The tragic shooting of Jean Charles de Menezes (left) raises important questions about eyewitness testimony and face recognition. BBC news have an article concentrating on the incredible disparity between different eyewitness reports of the event. But, more importantly for the police and for all our safety, how easy is it to mis-identify an unfamiliar person?
Psychological studies into the difference between how well familiar and unfamiliar faces are recognised shows some surprising results. Early studies found that people were terrible at identifying unfamiliar faces from CCTV footage – barely better than chance. A later study using higher quality video only showed an improvement upto about two-thirds – still a poor rate. In contrast, research consistently finds that people are extremely accurate at identifying familiar faces, even when the video footage is very poor.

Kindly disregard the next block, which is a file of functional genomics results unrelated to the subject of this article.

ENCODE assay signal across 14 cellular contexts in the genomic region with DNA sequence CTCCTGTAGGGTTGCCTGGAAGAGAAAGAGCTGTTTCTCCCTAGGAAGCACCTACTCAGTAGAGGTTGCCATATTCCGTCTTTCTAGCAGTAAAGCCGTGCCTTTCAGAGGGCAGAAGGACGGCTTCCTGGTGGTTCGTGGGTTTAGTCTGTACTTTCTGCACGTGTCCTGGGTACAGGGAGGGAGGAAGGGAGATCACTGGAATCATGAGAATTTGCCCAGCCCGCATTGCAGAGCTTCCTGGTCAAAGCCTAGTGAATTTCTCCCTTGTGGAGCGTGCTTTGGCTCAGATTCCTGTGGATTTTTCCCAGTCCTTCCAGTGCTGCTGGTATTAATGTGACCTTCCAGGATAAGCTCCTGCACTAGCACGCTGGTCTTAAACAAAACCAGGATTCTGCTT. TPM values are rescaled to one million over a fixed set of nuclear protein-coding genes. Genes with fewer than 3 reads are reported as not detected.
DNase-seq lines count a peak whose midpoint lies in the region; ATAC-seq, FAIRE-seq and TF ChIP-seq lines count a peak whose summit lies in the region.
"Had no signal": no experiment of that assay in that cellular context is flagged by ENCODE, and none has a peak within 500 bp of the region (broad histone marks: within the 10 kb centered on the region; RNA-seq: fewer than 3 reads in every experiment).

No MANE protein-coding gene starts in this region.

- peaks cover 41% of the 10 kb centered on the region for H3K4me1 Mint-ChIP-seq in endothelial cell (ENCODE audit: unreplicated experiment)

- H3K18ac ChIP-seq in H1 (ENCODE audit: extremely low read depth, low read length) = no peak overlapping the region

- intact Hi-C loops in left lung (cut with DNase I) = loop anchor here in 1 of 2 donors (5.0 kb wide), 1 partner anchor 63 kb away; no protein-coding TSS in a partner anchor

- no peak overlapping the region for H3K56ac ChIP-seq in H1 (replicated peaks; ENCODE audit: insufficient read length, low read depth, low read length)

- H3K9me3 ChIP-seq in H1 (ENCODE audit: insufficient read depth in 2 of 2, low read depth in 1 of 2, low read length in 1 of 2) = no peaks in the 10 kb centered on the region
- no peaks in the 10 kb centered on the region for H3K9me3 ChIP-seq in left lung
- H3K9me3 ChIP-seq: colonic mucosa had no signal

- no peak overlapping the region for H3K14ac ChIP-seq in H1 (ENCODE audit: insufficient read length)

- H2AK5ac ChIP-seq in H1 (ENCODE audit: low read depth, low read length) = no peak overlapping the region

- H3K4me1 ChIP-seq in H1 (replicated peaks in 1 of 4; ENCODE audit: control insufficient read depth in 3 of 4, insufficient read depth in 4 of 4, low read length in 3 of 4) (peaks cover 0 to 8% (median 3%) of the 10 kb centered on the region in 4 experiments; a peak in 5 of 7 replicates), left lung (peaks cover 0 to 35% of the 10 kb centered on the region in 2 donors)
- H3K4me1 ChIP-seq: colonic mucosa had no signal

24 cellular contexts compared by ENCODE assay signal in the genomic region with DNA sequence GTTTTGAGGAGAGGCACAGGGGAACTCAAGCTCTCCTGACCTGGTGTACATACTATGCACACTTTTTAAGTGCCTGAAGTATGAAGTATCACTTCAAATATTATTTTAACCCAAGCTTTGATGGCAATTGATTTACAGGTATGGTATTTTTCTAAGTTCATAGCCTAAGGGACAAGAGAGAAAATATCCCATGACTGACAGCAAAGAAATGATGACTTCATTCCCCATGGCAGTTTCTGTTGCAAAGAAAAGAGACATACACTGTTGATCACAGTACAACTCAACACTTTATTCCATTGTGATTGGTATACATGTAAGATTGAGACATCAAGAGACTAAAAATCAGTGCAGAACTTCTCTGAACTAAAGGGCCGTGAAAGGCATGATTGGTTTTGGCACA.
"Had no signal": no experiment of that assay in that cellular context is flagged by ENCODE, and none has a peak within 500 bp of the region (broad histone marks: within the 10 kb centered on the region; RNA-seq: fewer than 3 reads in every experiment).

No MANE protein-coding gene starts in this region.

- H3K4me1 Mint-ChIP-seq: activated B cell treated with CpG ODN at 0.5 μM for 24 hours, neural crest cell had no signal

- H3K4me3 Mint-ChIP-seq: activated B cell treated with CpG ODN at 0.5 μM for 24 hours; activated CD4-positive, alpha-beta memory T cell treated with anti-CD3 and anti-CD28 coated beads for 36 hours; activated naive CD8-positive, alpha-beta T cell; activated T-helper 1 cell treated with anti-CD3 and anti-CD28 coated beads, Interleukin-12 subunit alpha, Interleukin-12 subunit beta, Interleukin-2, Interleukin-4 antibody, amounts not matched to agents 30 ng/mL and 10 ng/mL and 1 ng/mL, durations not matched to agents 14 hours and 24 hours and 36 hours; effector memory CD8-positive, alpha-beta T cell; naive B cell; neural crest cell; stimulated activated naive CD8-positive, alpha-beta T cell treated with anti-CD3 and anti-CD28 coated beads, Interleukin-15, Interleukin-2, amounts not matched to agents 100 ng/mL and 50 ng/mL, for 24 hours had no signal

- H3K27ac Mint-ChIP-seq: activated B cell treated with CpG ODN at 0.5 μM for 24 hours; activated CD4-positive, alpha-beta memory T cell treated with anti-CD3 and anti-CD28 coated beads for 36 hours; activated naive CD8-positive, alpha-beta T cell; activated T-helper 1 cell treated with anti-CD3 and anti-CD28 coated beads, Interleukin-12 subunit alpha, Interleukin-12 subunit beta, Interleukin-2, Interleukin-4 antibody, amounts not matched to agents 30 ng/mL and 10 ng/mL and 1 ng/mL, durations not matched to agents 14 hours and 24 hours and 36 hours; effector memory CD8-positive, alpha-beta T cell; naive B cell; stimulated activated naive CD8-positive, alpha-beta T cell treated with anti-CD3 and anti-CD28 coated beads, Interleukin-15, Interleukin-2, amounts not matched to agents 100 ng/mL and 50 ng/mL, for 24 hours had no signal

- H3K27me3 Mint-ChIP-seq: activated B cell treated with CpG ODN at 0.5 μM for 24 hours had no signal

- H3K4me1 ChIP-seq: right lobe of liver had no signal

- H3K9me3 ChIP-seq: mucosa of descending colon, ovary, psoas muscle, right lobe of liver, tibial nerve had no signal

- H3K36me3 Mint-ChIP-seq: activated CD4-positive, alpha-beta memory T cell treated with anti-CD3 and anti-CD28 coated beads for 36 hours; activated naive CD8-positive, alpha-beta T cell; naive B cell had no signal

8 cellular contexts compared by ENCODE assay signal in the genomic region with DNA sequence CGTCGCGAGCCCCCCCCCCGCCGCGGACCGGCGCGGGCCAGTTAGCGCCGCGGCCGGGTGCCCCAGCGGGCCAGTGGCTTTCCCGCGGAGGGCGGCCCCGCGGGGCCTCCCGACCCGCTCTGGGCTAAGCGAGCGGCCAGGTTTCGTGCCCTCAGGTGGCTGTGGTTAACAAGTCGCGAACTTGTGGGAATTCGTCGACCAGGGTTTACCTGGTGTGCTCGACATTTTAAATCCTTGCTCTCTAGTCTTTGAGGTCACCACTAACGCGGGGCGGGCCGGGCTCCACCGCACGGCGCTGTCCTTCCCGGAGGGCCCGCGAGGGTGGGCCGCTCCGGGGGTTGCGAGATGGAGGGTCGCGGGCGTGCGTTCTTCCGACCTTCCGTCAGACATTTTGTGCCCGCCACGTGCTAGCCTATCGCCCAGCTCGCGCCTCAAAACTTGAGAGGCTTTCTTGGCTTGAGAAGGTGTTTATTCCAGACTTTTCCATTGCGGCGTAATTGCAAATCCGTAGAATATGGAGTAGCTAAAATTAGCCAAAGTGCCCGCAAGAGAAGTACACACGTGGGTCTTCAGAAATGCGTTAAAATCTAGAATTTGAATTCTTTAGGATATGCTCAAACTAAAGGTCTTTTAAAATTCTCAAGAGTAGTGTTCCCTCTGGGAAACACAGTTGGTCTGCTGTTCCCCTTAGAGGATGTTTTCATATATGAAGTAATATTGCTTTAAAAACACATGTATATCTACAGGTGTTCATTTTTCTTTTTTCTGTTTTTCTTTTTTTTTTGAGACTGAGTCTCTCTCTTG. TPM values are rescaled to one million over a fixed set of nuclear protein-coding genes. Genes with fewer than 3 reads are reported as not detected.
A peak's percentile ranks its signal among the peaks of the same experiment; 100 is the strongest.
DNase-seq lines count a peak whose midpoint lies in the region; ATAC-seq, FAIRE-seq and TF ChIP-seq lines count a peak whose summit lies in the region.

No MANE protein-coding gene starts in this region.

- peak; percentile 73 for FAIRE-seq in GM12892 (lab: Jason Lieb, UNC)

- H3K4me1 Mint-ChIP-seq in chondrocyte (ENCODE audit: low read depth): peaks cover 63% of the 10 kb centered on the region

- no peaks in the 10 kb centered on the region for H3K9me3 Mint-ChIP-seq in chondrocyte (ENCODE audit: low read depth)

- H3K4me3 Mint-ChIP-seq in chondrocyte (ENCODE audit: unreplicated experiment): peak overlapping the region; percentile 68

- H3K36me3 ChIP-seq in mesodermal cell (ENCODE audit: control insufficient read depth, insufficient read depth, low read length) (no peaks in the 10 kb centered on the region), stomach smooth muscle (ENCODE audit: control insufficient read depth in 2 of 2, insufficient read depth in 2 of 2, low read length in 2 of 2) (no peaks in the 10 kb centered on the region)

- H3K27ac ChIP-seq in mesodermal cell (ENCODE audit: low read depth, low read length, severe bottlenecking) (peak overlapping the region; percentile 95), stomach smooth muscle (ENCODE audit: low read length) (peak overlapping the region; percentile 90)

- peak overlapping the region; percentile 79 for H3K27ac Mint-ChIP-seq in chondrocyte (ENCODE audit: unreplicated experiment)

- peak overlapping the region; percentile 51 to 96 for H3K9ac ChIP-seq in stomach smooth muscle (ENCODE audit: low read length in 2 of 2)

About the author
Psychologist, Jeremy Dean, PhD is the founder and author of PsyBlog. He holds a doctorate in psychology from University College London and two other advanced degrees in psychology.
He has been writing about scientific research on PsyBlog since 2004. He is also the author of the book “Making Habits, Breaking Habits” (Da Capo, 2013) and several ebooks:
- Accept Yourself: How to feel a profound sense of warmth and self-compassion
- The Anxiety Plan: 42 Strategies For Worry, Phobias, OCD and Panic
- Spark: 17 Steps That Will Boost Your Motivation For Anything
- Activate: How To Find Joy Again By Changing What You Do
Most people are not aware how poor they are at identifying an unfamiliar face. This realisation by the police officers at the centre of the scandal might have meant the difference between life and death.
Wikipedia page on Jean Charles de Menezes